(Bloomberg) -- Egypt’s parliament on Tuesday overwhelmingly approved a constitutional amendment that would allow President Abdel Fattah El-Sisi to remain in office through 2030, a decision widely seen as inevitable from the day it was floated.
The change, which amends the presidential term to six years from the current four, must also be ratified through a national referendum. That step, too, is expected to easily pass in a country where the crackdown on Islamists has widened to include critics of El-Sisi’s regime.
The article is retroactive and effective immediately, Parliament Speaker Ali Abdel-Aal told lawmakers, according to the state-run Middle East News Agency.
Even before Tuesday’s vote, roadside billboards and posters, and half-page ads in state-run daily newspapers, had been exhorting voters to carry out their national duty and vote in the referendum.
The extension of El-Sisi’s potential tenure by eight more years has upset rights groups, activists and other critics who contend that Egypt has become even more intolerant under the former general than it was under ousted President Hosni Mubarak. Lawmaker Mohamed Anwar El Sadat, the head of the Reform and Development Party, urged Egyptians to vote “no” in the referendum.
“We again echo our disagreements with such attempts that are considered a counterclockwise attempt and a return to the pre-Jan 25th revolution,” El Sadat said in a statement. “Since the legislative authority and the state institutions do not grasp the dangers of violating the constitution and tailoring specific articles to fit only the president,” Egyptians must turn out and vote against it, he said.
Investor Darling Egypt Eyes Lower Debt Yields in Test for Market
The president’s backers say he’s the only one able to carry out the expansive economic program that’s managed to revive an economy that stalled after the 2011 uprising against Mubarak. On a near-weekly basis, El-Sisi appears at conferences or events, grilling speakers about specific projects, timelines and costs.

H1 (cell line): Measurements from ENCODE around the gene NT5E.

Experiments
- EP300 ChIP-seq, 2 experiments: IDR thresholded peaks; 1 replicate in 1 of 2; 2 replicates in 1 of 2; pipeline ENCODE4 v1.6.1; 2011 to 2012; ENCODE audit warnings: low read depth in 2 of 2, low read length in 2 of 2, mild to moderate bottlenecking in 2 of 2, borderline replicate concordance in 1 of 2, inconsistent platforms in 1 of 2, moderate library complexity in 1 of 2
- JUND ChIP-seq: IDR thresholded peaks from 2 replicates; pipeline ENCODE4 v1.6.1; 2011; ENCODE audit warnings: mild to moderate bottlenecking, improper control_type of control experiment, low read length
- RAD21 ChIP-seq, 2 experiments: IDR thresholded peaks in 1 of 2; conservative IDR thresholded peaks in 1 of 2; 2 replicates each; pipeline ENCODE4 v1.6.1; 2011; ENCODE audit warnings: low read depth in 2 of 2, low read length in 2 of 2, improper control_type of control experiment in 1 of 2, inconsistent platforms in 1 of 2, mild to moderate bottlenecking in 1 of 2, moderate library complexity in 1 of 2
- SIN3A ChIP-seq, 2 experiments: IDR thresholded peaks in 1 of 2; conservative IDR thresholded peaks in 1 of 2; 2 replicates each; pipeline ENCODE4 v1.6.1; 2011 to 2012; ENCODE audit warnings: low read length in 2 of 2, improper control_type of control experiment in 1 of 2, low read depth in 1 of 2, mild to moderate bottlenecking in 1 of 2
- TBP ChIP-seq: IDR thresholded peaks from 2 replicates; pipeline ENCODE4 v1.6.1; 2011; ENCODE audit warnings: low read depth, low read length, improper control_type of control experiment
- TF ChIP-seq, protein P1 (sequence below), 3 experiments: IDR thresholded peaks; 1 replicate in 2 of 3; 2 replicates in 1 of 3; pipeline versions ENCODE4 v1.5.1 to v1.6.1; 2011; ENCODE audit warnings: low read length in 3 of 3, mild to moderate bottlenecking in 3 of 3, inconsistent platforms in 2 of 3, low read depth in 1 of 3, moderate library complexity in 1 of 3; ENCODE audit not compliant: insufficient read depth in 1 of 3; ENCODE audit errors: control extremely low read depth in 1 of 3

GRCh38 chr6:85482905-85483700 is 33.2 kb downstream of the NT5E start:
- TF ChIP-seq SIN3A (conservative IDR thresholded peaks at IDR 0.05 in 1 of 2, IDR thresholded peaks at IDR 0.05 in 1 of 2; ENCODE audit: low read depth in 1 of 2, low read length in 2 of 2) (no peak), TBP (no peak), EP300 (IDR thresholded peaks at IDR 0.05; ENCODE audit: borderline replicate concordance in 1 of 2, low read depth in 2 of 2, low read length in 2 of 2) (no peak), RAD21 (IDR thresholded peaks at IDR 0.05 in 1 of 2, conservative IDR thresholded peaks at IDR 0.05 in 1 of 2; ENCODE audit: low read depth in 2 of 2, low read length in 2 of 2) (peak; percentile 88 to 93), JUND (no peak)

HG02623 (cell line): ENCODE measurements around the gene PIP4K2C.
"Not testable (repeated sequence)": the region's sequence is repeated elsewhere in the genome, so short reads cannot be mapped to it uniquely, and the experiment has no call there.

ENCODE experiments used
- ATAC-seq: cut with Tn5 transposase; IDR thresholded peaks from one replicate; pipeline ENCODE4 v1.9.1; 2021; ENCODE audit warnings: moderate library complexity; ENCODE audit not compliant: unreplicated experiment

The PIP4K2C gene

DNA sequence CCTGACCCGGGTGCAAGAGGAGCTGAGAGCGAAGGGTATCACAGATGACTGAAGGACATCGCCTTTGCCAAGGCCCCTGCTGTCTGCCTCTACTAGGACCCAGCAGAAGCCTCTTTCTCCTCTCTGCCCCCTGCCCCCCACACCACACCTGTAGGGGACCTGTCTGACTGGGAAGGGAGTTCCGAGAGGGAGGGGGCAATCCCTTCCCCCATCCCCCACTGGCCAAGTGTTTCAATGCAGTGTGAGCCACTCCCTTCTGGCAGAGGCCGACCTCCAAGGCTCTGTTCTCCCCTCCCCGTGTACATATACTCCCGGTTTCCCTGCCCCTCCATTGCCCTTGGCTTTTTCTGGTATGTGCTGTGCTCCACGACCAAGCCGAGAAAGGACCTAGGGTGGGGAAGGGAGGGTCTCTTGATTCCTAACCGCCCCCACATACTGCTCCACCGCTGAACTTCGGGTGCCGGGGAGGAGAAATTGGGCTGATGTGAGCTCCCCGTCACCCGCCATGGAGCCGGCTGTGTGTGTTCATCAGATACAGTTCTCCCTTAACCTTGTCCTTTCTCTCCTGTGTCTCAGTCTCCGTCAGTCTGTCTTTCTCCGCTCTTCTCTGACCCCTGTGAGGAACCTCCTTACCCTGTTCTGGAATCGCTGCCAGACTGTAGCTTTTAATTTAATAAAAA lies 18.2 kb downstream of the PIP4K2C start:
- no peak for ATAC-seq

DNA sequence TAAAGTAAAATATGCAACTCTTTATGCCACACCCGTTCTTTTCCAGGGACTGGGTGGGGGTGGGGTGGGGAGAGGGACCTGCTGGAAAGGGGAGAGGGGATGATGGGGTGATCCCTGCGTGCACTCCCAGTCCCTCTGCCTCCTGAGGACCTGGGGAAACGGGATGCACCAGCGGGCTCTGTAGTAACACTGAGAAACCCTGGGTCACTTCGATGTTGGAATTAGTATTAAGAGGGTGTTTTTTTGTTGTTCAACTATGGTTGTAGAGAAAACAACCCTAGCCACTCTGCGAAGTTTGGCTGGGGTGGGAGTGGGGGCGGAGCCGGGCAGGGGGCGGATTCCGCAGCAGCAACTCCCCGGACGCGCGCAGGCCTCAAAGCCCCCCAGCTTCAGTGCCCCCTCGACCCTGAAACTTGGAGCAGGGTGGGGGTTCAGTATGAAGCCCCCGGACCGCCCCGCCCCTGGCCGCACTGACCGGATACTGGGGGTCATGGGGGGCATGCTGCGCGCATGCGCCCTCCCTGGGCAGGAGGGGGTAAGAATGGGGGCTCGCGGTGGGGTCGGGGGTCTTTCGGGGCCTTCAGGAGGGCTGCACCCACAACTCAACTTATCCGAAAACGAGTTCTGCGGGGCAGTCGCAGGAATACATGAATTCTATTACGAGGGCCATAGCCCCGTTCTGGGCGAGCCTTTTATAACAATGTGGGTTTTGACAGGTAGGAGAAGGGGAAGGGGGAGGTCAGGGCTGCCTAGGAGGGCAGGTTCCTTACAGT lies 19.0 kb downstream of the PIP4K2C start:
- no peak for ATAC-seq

His hands-on style and command of details have resonated with many Egyptians, and stand in stark contrast to Mubarak, who was seen as largely out of touch with the nation, and his successor, Mohamed Mursi, who was viewed as a puppet of the Muslim Brotherhood group.
The amendments would also deepen the military’s role in the country by making it responsible for safeguarding the constitution, people’s rights and civilian rule. Detractors have warned about further empowering an institution whose authority has grown significantly since El-Sisi’s initial election in 2014.
They would also tighten El-Sisi’s grip on the judiciary by giving him the final say over judicial appointments and the naming of the country’s top prosecutor.
Other changes to the charter include:
- The appointment of at least one vice president
- The re-establishment of parliament’s upper house, which would be responsible for ratifying international agreements and economic and social development plans
- Ensuring 25 percent representation for women in parliament
To contact the reporters on this story: Tarek El-Tablawy in Cairo at email@example.com;Ahmed Khalil El-Sayed in Cairo at firstname.lastname@example.org
To contact the editors responsible for this story: Lin Noueihed at email@example.com, Amy Teibel, Karl Maier
©2019 Bloomberg L.P.